For Vikings fans with a memory, seeing Kyle Orton get the ball on his own 20-yard line with 3:07 to play was an uneasy sense of déjà vu.
Last season, the Vikings had a slew of games like the one they played against Buffalo Sunday. Almost every time, things finished badly. The Vikings finished 5-10-1 last season, but, if games were 59 minutes long, the team would have finished 10-6 and won the NFC North.
Games aren’t 59 minutes long. They’re 60 minutes long, as the 2014 Vikings experienced painfully in Orchard Park, N.Y. For this Vikings team, however, the loss may sting a little more than most.
In their first six games, they didn’t have a game that came down to the wire. They hadn’t had a game that had gone down to the wire all season. All of their games had been decided by double digits – their two were wins were by 28 and 13 points and their losses had been by 23, 11, 32 and 14.
By the time there was a chance to close out the game, they were either ahead or behind by too much to have the pressure-cooker that burned them so often last season.
It wasn’t so much that the Vikings lost. It was how they lost that was so painful.
The final drive included a fourth-and-20 conversion, a third-and-12 conversion and a 28-yard pass with no timeouts remaining on a second-and-20 from the 30-yard line that allowed Orton to spike the ball with 5 seconds remaining to set up the game-winning play.
Had the Vikings won, it would have been one of the games the team could have hung its hat on defensively. On Buffalo’s first drive, they got in the red zone, but a strip by Chad Greenway was recovered by Robert Blanton to give the ball back to the offense and keep the game scoreless.
The next time Buffalo had the ball, Harrison Smith stripped the ball from Robert Woods and Anthony Barr recovered, leading to the Vikings first points.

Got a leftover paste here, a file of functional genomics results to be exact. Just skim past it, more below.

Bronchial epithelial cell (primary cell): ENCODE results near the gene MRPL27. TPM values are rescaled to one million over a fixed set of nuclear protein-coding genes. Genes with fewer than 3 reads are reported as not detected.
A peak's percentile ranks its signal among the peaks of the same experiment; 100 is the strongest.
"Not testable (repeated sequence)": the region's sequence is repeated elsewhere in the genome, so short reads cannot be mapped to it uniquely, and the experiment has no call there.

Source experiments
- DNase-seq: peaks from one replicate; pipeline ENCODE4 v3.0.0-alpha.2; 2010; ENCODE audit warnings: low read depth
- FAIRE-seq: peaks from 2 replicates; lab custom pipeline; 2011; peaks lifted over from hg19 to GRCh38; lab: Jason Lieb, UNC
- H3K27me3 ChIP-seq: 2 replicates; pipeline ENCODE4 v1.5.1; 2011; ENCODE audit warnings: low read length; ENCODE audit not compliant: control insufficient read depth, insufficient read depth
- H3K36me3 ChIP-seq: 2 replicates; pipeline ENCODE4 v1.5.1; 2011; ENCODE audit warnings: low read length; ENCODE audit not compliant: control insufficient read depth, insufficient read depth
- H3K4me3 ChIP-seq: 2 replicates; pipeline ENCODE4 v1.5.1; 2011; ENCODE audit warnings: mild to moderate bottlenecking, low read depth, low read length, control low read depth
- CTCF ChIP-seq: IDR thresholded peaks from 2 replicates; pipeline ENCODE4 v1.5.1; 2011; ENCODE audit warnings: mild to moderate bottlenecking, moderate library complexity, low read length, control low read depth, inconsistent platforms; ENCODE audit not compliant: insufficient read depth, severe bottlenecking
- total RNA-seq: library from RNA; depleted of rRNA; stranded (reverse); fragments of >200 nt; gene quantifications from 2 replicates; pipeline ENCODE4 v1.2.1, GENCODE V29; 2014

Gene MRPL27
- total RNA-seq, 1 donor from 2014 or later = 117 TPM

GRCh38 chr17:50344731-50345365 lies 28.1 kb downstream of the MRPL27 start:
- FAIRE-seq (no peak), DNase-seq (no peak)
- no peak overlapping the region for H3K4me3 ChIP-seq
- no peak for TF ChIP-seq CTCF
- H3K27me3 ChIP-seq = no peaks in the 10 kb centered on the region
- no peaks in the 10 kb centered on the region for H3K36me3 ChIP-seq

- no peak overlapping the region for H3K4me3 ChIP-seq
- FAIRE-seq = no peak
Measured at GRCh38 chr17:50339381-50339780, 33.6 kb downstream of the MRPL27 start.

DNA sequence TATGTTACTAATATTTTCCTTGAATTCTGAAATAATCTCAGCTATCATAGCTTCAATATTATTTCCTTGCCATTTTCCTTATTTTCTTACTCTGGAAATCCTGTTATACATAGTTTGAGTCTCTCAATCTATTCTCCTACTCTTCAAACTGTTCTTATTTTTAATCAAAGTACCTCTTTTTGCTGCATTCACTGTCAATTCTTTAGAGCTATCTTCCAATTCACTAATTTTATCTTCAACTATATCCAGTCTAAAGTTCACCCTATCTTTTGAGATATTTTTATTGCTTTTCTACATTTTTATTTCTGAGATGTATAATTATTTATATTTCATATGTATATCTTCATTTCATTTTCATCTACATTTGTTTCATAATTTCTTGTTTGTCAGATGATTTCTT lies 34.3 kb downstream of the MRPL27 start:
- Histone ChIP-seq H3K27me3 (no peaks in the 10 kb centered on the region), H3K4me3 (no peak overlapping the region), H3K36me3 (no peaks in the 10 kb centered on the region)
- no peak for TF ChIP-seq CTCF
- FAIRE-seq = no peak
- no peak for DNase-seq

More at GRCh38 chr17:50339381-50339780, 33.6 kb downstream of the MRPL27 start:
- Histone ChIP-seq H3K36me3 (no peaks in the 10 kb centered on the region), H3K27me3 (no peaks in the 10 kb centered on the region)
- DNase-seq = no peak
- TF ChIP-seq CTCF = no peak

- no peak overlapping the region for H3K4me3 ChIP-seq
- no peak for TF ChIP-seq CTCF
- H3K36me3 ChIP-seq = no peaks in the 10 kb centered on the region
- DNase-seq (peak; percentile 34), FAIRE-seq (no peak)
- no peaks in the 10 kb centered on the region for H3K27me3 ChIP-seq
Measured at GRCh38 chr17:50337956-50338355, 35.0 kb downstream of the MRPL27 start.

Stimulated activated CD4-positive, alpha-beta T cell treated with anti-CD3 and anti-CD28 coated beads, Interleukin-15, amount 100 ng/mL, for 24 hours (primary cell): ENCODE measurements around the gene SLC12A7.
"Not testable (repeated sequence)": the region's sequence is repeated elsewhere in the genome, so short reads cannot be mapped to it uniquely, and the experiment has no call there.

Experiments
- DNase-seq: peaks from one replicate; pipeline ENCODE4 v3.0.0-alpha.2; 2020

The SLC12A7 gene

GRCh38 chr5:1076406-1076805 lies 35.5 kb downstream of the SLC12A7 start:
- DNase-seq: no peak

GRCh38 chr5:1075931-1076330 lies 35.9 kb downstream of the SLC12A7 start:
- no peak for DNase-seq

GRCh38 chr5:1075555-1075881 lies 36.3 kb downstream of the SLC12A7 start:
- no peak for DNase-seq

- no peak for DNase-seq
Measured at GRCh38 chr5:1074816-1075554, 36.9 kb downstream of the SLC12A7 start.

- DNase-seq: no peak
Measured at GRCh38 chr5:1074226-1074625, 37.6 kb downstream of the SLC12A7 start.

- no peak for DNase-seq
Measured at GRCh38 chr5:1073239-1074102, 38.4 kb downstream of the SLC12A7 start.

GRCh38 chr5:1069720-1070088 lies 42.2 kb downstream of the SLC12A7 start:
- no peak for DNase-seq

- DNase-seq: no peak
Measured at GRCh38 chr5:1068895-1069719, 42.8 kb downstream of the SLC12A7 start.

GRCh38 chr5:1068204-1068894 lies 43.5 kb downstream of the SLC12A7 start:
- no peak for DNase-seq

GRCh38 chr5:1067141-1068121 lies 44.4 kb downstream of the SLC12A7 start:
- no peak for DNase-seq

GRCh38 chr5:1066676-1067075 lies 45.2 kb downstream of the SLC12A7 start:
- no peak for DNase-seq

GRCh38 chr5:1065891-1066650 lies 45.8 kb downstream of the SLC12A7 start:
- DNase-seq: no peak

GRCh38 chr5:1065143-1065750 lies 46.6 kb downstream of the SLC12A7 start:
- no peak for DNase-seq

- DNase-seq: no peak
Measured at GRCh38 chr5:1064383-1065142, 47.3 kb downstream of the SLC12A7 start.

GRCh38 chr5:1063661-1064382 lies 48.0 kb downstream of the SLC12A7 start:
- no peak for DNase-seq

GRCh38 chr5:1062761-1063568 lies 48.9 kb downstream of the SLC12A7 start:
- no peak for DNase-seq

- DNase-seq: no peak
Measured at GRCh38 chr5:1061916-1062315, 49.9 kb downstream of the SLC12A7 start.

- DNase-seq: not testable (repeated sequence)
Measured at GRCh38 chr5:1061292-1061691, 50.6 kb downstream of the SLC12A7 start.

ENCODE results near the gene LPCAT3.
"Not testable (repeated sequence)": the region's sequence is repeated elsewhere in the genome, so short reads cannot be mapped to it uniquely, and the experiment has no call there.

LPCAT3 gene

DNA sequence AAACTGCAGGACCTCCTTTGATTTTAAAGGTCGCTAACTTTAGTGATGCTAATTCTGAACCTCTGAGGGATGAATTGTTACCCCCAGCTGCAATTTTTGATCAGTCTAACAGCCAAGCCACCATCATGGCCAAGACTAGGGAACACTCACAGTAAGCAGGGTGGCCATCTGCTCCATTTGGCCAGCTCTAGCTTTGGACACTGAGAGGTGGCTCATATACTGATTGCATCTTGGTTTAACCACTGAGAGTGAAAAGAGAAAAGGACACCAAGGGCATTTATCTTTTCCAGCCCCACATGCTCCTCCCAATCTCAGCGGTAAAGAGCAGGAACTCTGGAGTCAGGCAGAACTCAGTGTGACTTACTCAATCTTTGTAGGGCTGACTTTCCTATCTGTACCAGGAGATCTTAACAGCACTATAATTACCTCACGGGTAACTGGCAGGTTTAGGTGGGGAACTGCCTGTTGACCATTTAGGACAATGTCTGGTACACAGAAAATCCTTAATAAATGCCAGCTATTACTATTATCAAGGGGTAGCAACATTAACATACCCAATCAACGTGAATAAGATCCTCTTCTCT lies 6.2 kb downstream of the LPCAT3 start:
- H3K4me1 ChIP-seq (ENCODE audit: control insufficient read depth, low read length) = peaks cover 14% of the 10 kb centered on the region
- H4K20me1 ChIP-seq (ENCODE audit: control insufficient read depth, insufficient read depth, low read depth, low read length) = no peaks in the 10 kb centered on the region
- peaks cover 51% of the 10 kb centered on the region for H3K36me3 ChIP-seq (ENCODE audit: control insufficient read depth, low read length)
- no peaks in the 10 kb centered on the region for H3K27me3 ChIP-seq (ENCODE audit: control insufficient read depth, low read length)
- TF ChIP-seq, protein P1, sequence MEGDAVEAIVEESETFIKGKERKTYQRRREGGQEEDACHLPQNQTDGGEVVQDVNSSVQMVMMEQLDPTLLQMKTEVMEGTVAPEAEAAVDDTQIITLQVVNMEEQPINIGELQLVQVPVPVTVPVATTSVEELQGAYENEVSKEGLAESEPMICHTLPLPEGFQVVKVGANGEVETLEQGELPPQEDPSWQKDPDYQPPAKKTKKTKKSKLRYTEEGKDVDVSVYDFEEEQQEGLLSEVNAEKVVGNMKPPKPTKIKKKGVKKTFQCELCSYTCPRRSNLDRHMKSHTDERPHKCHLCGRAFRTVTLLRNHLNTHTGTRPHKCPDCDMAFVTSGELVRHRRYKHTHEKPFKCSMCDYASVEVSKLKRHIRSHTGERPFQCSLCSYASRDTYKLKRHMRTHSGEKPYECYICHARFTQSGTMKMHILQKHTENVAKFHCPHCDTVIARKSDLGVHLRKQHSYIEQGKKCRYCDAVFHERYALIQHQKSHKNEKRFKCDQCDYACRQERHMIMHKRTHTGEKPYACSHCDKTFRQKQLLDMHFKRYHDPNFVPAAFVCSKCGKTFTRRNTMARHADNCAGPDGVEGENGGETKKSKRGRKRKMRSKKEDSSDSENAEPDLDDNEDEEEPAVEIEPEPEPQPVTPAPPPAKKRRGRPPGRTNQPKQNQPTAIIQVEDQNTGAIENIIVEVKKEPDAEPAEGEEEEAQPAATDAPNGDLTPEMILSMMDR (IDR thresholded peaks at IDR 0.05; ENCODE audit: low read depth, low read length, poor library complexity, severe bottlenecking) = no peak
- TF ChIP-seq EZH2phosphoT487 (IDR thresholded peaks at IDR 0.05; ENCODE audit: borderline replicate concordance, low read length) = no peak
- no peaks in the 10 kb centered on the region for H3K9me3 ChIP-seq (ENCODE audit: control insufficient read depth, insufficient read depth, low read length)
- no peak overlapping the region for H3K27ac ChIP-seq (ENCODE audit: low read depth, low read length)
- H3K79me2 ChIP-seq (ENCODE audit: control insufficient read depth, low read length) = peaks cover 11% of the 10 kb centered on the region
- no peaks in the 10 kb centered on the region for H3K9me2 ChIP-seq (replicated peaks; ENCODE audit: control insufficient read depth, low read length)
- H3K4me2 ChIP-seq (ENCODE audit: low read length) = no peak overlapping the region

Late in the first half, Blanton intercepted Orton in Buffalo territory and helped set up a field goal in the final seconds of the half – a 55-yard bomb from Blair Walsh – that gave the Vikings a 13-10 lead. They would hold that lead for 29:59 of the second half.
Two plays before the punt that would give the Bills the ball back with 3:07 to play, Teddy Bridgewater missed on a bomb to Cordarrelle Patterson that could have salted the game away. It missed by inches.
Even for an offense that has struggled in recent weeks – two touchdowns in three games don’t add up to victories – in the fourth quarter with the game on the line, Bridgewater converted a third-and-18 play with a 28-yard pass, a third-and-10 play three plays later and a third-and-9 play on their final drive of the game prior to the final punt.
For the first 57 minutes, the defense carried the team. The fact a team lost that scored four times and were scored on three times, it spoke to their shared culpability. If the offense gets one more first down, they work the clock and pin Buffalo deep or kick a field goal that would have made it a nine-point game.
That didn’t happen.
The Vikings defense had several chances to close out the game in the final three minutes.
That didn’t happen.
The game brought up images that we thought had scabbed over from last year. They got broken open Sunday. The memories of wins that got away came back.
After the 2013 Vikings suffered the first of those, they came in bunches. The Vikings of 2014 have to stop the bleeding if they’re going to make the progress they believe they can with the crew they have.
You can’t blame the absence of Adrian Peterson as the cause, although one has to wonder how different the season could have been if A.P. had been allowed to play while his court case proceeds. Being able to play-action to Peterson is a quarterback’s best friend.
The Vikings got knocked out in the final second of Sunday’s game. It was a haymaker that took them out of the discussion of the up-and-coming teams in the NFL. What will be important in the coming days and weeks isn’t that they got knocked down by Buffalo. It will be how they respond after they got up.
Loss brings out the what-if wonders for Vikes
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